5. Even if the bailout money isn’t going directly to Citi buying naming rights, should they be blowing $400 MM on naming rights? Citi can spend their money however they see fit when it’s their money. I’m sorry but when they start taking government handouts then how they spend their money should be more publicly scrutinized. To me it’s preposterous that a failing company taking government handouts would choose to allocate resources to a naming rights deal. Grandstanding Councilmen aside this type of corporate irresponsibility sickens me. Pigs at the trough.

  6. And another thing, when I purchase gifts for friends or family, I’ve actually earned the money. How is spending a paycheck you’ve worked for comparable to taking a handout? The government doesn’t send me a check every December in order for me to go buy presents.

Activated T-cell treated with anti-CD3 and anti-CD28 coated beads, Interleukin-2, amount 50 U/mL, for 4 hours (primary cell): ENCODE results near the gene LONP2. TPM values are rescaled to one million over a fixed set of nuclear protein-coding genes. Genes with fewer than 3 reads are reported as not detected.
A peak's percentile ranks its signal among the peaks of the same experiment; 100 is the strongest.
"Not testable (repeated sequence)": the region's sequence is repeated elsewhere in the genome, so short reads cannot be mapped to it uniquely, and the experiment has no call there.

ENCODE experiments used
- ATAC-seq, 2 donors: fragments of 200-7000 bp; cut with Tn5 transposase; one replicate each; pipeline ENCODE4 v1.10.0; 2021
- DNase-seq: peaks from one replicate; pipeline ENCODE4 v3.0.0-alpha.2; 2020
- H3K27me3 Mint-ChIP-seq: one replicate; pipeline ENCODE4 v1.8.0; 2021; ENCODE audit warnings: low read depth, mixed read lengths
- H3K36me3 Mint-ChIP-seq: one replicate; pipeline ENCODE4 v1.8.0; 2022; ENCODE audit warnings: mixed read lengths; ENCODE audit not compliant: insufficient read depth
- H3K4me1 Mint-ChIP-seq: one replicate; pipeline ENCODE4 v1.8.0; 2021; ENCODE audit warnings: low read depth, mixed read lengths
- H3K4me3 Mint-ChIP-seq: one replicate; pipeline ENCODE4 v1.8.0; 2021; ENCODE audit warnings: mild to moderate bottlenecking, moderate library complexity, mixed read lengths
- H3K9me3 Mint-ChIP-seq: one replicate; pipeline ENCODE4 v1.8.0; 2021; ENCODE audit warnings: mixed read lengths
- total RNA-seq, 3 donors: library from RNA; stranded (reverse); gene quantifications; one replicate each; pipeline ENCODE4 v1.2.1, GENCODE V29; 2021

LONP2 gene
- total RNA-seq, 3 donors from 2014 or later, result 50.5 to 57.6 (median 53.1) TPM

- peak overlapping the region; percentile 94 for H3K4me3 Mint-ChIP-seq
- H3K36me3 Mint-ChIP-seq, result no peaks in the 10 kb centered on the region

7. Sarah Green says:

    I agree with Melissa. Obviously Citi is strapped for cash and naming a stadium is a luxury they can’t afford. Just like the Big Three had to get rid of their private jets, Citi should have to forgo naming the stadium.

    Judging from this article, keeping the Citi name is hardly going to be a good PR move for the Mets.

  8. Sarah Green says:

    And yeah, Citi doesn’t work for the taxpayers. It works for its shareholders.

    This situation is more akin to me going to my parents, claiming that I’m broke, asking them for 100k living expenses, and then going on a shopping spree. Sure, I could make the case that I’ll need those new clothes because that’s part of my marketing strategy for getting a better job. But it’s pretty flimsy.

  9. Coley Ward says: